Kelim is a collective term for flat woven fabrics that are made in every region of the Orient. Every country and region has its own typical pattern. While young people tend to buy current Kelims with modern designs, collectors aim for antique Kelims.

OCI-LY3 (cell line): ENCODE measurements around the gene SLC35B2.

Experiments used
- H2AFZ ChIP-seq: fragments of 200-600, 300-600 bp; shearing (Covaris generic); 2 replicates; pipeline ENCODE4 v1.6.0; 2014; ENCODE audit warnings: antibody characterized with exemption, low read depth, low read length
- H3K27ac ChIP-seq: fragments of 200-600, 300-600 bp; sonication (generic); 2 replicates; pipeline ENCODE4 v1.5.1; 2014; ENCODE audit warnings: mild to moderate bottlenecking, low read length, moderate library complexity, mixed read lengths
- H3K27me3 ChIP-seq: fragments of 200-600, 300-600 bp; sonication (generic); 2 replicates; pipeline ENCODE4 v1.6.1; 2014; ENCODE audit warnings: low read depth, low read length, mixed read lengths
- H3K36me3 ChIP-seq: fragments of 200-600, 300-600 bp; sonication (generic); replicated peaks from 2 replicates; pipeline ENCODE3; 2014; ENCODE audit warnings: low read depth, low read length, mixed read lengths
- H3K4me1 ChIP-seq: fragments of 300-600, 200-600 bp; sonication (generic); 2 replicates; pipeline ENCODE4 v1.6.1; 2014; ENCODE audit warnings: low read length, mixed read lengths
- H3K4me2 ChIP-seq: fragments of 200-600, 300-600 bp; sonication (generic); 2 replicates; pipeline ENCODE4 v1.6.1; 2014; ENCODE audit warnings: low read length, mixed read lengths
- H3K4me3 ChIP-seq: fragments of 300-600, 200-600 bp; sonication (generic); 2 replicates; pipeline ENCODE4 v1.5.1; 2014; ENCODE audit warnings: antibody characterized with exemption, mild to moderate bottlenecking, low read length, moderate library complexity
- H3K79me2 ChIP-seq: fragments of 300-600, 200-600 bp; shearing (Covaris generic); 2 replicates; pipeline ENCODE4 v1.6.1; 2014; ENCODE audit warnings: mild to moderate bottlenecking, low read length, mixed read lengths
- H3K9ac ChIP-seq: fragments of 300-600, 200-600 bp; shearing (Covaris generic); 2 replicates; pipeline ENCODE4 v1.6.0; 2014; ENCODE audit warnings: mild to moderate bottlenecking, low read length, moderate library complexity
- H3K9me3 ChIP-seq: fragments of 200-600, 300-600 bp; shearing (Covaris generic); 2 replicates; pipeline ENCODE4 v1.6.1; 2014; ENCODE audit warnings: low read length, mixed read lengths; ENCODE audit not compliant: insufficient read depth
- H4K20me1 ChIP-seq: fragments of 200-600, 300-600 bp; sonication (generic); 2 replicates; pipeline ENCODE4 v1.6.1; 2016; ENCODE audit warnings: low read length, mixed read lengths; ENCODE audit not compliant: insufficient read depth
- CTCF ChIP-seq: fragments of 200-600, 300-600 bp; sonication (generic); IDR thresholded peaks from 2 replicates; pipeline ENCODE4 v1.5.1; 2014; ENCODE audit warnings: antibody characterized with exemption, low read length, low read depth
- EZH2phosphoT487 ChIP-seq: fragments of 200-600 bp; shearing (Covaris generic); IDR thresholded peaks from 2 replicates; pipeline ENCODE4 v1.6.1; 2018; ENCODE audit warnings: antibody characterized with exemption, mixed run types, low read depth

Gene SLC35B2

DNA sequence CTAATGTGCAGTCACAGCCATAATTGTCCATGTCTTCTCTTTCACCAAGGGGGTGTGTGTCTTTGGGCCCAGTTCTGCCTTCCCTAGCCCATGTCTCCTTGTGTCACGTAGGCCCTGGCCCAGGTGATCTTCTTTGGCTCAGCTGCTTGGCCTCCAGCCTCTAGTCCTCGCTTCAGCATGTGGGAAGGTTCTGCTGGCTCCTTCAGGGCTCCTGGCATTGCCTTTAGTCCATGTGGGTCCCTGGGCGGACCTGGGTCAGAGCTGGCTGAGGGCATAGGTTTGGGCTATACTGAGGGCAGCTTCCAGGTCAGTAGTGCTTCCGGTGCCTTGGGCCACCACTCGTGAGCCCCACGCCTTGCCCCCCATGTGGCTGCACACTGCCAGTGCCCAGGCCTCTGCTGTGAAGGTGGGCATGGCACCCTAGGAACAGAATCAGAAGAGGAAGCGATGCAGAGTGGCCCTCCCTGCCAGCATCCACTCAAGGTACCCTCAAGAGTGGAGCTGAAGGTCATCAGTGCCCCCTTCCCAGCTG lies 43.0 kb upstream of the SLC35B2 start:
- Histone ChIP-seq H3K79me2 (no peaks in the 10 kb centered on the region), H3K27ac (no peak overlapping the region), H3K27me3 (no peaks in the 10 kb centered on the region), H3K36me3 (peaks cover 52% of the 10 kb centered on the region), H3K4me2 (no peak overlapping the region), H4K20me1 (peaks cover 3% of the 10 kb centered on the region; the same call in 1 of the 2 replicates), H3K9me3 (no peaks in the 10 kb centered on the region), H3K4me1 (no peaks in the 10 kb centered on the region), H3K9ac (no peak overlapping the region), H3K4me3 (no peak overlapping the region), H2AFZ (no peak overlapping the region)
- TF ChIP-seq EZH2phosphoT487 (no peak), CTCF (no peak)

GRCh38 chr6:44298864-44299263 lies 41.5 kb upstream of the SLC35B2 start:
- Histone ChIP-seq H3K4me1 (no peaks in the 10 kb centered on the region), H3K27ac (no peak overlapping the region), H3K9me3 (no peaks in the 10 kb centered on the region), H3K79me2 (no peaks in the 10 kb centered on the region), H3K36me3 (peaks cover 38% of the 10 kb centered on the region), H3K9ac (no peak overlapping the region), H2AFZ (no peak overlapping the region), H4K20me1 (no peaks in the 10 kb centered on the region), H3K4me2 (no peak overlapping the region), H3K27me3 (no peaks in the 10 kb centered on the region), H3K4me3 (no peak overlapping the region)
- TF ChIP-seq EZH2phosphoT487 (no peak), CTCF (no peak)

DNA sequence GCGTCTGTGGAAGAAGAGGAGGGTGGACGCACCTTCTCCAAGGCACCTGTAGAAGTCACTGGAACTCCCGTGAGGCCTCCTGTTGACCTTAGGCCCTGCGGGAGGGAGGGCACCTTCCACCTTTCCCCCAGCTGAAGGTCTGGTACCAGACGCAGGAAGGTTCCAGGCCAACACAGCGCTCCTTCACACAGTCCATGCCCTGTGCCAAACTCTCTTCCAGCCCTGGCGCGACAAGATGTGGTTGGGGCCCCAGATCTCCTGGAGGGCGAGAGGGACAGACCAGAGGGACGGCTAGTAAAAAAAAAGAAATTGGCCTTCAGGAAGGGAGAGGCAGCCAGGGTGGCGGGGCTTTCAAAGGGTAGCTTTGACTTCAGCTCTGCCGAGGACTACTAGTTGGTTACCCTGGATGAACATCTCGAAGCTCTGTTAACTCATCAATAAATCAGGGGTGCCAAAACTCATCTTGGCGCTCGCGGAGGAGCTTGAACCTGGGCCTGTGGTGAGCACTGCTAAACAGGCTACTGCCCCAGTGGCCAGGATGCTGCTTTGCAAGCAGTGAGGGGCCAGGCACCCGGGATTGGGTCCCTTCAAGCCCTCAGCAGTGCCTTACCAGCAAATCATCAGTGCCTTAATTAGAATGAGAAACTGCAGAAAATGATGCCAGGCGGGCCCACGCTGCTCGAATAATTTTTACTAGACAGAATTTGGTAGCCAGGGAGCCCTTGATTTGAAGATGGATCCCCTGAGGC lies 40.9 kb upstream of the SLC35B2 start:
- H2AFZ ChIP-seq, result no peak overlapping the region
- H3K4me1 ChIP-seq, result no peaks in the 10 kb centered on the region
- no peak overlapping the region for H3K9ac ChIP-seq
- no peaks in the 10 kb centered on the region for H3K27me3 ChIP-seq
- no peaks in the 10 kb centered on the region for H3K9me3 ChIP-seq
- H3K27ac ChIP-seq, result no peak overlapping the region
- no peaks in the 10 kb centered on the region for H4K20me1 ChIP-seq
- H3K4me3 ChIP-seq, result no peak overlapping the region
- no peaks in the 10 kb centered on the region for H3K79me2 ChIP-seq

Kelims have a very long tradition in the oriental world. In Turkish, the term Kelim translates into carpet. In a broader sense, Kelim is collective term for many flat woven fabrics from the east. In contrast to other oriental carpets, Kelims are woven and not knotted. Thus, the impression is created that a Kelim rather looks like a cloth than a carpet. Originally made by nomads for various purposes, Kelims nowadays are mostly produced in countries like Iran, Afghanistan, Morocco and Turkey. Since Kelims come from different regions, there designs differ as well. Their patterns already exist for a thousand years. Every country and region has its own distinctive pattern and manufacturing process. While many young people buy a Kelim for its modern and plain Ethno-design, collectors tend to buy very precious antique Kelims woven by nomads. Conditioned by the weaving looms Kelims are made with, weaving carpets with extravagant patterns is constrained. Common designs include geometrical patterns such as triangles, but also little animals over the entire carpet are common.